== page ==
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Special Needs Plans (SNPs)


A Special Needs Plan is a specific type of coordinated care plan. These are a special type of Medicare Advantage plan that private insurance providers provide to qualified consumers.

What is a Special Needs Plan?

Special Needs Plans are unique varieties of Medicare Advantage plans with benefits that address particular medical or financial requirements. Prescription drug coverage is included in all SNPs, but the plans’ accessibility will vary depending on where you live. Special Needs Plans come in four different variations.

  • Dual Special Needs Plans (D-SNPs) for those who are “dual eligible”, they have both Medicare and Medicaid
  • Chronic Special Needs Plans (C-SNPs) for those suffering from severe or incapacitating chronic diseases
  • Institutional Special Needs Plans (I-SNPs) for residents of skilled care facilities
  • Institutional-Equivalent Special Needs Plans (IE-SNPs) for individuals who reside in an assisted living facility under contract and require the same level of care as those who do so.


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What do Special Needs Plans Cover?

The same medical treatments that all Medicare Advantage plans, including Medicare Part A and Part B, must provide are also covered under Special Needs Plans. However, all Special Needs Plans are mandated to offer prescription drug coverage. Some SNPs may also include additional services targeted to the particular demographic they are intended to benefit from. To find out precisely which benefits and services will be covered, you should carefully study each plan for which you could be eligible.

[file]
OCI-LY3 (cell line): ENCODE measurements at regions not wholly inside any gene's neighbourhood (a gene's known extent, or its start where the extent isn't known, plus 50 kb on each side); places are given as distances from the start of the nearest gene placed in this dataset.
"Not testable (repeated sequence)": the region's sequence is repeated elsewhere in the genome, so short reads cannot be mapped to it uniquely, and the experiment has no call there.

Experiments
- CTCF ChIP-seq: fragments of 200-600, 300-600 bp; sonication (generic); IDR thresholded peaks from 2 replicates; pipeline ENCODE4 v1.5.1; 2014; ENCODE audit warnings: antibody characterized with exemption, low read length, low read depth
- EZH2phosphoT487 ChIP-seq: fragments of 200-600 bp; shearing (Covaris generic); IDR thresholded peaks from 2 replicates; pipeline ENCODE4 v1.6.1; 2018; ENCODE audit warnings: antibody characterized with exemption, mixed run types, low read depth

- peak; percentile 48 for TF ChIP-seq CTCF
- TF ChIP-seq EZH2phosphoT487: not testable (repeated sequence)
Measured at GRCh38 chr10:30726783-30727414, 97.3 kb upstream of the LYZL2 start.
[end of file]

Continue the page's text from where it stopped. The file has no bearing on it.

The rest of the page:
What is a Dual Special Needs Plan (D-SNP)?

Plans for dual special needs are available to those with both Medicare and Medicaid (called “dual eligible”). A special type of Medicare Advantage plan known as a Dual Special Needs Plan (D-SNP) combines your Part A, Part B, and Part D prescription drug benefits. To help coordinate the plan with your Medicaid plan, you’ll receive additional assistance. A dual health plan also offers extra advantages that neither Medicare nor Medicaid does.

Who qualifies for a Dual Special Needs Plan?

You must have Original Medicare (Parts A and B) and complete Medicaid benefits in order to be eligible for a D-SNP. You might be referred to as a “full dual-eligible” or a “partial dual-eligible” depending on how much Medicaid benefits you receive. You will be fully dual-eligible if you obtain all Medicaid benefits. People who are eligible typically receive a letter from the Medicaid office of their state. To find out your situation, you can also call.

What extra benefits may be included with a Dual Special Needs Plan?

Coverage for your teeth, eyes, and ears, care coordination through a personal care coordinator, a personal emergency response system (PERS), telehealth alternatives including virtual doctor visits, credits to use toward the purchase of health products, transportation assistance, and more are all available. These are only a few illustrations of the additional advantages that Dual Special Needs Plans often provide. Every plan is unique, so make sure to check what is offered where you reside.

What happens to my Medicaid benefits?